The European Commission (EC) has ordered the Czech telecoms watchdog, the Czech Telecommunication Office (CTU), to withdraw its plan to include wholesale broadband services based on cable and Wi-Fi access platforms into its definition of the ‘wholesale broadband access market’ segment. The EC’s veto decision, adopted on Monday, considers that the Czech regulator has failed to prove to its satisfaction that cable and Wi-Fi access platforms – over which no wholesale offers exist – would be adequate alternatives to the prevalent access technologies in the Republic’s wholesale market (i.e. those based on copper and fibre). Further, the Commission says it also does not accept the CTU’s definition of a ‘geographic market’, based on its wholesale broadband product market definition, and has called on the CTU to withdraw its proposal to regulate broadband networks access at this time. The decision will result, in some cases, in the removal of obligations (including those for wholesale broadband access), on the Czech incumbent Telefonica O2 CR. However, the EC has pledged to ‘protect consumers against a likelihood of paying higher prices for higher speed internet connections’, and has not ruled out the possibility of using geographically differentiated remedies in future – subject to the CTU producing ‘a revised analysis based on a new product and geographic market definition’.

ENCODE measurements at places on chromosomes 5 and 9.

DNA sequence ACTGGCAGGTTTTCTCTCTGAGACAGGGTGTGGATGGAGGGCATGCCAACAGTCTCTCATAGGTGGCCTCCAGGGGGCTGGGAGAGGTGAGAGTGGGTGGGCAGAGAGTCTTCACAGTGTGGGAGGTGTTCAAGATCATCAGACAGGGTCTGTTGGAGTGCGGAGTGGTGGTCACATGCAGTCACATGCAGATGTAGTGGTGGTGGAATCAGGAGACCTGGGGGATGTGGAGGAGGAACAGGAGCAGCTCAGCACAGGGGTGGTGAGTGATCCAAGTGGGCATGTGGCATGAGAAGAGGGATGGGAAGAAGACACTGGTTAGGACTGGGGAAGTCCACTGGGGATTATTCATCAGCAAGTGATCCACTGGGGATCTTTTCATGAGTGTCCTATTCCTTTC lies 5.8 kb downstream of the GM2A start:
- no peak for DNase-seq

Commenting on the decision, Neelie Kroes, European Commission vice president responsible for the digital agenda, said: ‘The current evidence does not justify the Czech regulatory authority’s plans, but I am confident that a revised analysis could allow for geographical differentiation of remedies.’
In May this year the EC received a draft decision from the CTU concerning the market for wholesale broadband access, which is considered a key access pathway for alternative operators to provide broadband internet access to Czech end users. According to the watchdog’s market assessment, the high speed internet segment currently includes access provided on copper (DSL), fibre, cable and Wi-Fi platforms. The regulator proposed to divide the country into two geographic markets: Segment A, where at least three competing infrastructures are currently present; and Segment B, covering the rest of the Republic. The CTU’s review found that as Telefonica O2 CR only had significant market power (SMP) in Segment B, it would impose no regulation on broadband access on the incumbent in Segment A. However, the EC was concerned that the watchdog’s proposed remedies do not include cost orientation and do not clearly include all of Telefonica’s fibre-optic lines. The Commission duly started an in-depth investigation under Articles 7 and 7a of the EU Telecoms Directive on 11 June 2012, which has now been closed by a veto decision. The Commission’s letter sent to the Czech regulator will be published at: